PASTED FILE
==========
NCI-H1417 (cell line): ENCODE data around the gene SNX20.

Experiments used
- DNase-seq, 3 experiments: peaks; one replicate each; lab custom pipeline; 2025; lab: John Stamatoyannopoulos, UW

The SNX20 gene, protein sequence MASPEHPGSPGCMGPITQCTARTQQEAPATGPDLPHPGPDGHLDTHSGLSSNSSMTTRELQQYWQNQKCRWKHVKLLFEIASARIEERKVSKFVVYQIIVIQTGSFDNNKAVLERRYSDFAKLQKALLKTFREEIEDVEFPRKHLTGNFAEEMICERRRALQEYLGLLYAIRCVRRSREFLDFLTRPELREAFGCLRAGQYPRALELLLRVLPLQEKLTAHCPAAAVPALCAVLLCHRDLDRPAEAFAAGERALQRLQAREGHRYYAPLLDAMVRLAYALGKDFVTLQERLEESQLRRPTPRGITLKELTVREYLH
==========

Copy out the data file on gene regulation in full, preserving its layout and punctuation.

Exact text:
NCI-H1417 (cell line): ENCODE data around the gene SNX20.

Experiments used
- DNase-seq, 3 experiments: peaks; one replicate each; lab custom pipeline; 2025; lab: John Stamatoyannopoulos, UW

The SNX20 gene, protein sequence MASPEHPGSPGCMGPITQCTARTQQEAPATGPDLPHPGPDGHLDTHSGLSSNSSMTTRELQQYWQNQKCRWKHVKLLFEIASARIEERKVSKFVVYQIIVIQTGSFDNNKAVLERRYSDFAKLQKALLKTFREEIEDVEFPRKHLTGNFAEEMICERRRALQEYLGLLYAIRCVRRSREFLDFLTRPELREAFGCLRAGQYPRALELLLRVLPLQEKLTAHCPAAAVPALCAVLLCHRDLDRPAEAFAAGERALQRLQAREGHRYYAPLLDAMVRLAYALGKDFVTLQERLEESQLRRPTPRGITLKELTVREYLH